• Pain medications to treat acute pain
  • Hydroxyurea: helps increase production of red blood cells

Immunization: Pneumococcal and Meningococcal vaccines have drastically reduced the rate of infections in SCD

Blood transfusion: improves oxygen and nutrients needed

Supplemental oxygen by mask makes breathing easier and improves oxygen levels in the blood

Bone marrow transplant: for severe complications and matching donors.

Prevention

  • Genetic counselling and testing (better before marriage and at pregnancy) can help prevent the likelihood of passing gene to your child
  • Preventing infections can be achieved by practising simple hand washing techniques at every opportunity. Hand sanitiser gels and wipes are also available and affordable
  • Immunisation is very important and one must assure shots and records are current to cut down on the rate of common infections.
  • Re-hydration with fluids at all times is essential.
  • Avoid staying in places with low concentration of oxygen, e.g. unpressurised air planes, or high altitudes

For more information about SCD, please speak to your Pharmacist or Doctor.

Article by Kunle Tometi a Pharmacist, Entrepreneur and Public Health Advocate.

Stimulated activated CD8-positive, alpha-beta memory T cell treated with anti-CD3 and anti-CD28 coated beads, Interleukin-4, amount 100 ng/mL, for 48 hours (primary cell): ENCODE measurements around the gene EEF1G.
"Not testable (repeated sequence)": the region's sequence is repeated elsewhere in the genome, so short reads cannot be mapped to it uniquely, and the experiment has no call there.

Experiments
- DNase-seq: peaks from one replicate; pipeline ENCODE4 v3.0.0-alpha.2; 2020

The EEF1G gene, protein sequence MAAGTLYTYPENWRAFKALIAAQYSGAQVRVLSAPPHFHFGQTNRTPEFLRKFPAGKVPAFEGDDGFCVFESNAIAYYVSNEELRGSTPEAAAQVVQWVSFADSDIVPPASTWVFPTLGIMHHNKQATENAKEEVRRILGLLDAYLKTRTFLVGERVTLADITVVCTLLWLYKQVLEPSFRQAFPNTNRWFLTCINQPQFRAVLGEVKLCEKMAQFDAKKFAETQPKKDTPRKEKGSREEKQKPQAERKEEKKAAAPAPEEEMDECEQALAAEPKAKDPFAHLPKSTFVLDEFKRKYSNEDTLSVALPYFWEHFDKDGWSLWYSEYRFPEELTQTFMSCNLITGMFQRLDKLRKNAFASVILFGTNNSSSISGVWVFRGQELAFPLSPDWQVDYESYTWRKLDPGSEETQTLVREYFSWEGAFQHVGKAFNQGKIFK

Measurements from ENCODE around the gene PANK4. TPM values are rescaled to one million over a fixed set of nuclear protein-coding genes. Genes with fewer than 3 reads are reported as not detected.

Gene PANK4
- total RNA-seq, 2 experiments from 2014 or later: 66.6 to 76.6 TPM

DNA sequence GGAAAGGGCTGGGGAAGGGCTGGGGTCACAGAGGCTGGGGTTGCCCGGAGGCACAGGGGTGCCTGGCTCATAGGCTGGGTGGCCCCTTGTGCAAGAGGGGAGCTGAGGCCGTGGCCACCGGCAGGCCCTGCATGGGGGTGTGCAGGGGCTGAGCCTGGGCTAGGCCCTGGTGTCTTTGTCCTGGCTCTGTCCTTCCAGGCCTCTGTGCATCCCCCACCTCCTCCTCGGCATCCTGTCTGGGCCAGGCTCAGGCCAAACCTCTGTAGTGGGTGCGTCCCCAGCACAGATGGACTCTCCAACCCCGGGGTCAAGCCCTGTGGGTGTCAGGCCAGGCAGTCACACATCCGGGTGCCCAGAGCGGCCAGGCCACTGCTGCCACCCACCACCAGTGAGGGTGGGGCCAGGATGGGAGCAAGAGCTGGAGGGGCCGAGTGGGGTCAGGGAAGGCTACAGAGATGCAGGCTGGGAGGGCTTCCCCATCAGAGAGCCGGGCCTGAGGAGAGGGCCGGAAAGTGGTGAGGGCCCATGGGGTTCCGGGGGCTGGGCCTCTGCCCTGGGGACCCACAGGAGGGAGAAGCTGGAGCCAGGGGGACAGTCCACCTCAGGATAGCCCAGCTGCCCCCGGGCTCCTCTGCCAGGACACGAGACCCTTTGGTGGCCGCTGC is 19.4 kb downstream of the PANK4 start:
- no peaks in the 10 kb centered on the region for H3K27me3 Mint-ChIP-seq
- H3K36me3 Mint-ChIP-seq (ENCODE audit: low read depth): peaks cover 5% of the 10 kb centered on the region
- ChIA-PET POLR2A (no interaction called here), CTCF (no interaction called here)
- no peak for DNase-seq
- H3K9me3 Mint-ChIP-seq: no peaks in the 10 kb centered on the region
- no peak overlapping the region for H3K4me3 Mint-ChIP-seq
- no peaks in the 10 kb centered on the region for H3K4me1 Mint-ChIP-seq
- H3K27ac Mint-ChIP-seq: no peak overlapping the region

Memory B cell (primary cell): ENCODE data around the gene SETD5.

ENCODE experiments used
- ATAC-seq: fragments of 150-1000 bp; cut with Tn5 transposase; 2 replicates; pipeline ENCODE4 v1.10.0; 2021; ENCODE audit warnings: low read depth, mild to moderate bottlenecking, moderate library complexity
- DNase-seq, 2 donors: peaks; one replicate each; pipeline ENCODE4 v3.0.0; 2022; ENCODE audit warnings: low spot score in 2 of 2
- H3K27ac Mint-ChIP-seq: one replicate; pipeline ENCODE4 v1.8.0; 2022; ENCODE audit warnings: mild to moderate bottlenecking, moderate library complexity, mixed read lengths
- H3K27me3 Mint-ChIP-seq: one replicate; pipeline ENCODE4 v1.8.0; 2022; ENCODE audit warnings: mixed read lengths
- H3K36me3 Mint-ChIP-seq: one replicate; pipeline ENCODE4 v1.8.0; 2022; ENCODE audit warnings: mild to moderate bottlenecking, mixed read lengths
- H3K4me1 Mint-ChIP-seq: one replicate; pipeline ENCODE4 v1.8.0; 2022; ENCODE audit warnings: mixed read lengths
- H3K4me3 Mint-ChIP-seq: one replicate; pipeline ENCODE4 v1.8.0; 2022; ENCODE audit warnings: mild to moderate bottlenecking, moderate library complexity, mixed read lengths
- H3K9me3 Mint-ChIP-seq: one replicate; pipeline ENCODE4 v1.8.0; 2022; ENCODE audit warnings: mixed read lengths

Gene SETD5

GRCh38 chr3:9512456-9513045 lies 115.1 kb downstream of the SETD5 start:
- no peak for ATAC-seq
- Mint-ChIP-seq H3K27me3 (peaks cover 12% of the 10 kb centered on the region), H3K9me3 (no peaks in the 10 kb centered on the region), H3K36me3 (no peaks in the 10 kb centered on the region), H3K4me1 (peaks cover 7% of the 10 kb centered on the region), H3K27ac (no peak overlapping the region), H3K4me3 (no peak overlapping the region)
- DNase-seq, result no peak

Ref:

  • https://en.wikipedia.org/wiki/Sickle_cell_disease.
  • Mayo clinic https://www.gstatic.com/healthricherkp/pdf/sickle-cell-anemia.pdf
  • CDC https://www.cdc.gov/ncbddd/sicklecell/data.html
  • Sickle cell Disease: Public health agenda & Social, Economic and Health implications by CDR Althea M Grant, PhD September 2012
  • www.score_international.org/resources/conference_presentations
  • Overview of the management & prognosis of sickle cell disease, Joseph Palermo, D.O.
  • Economic impact of sickle cell Hospitalization. R Singh, Ryan Jordan and Charin Hanlon
  • www.bloodjournal.org/content/124/21/5971
  • Prevalence and impact of sickle cell trait on the clinical and laboratory parameters of HIV infected children in Lagos, Nigeria

Prevalence and impact of sickle cell trait on the clinical and laboratory parameters of HIV infected children in Lagos, Nigeria.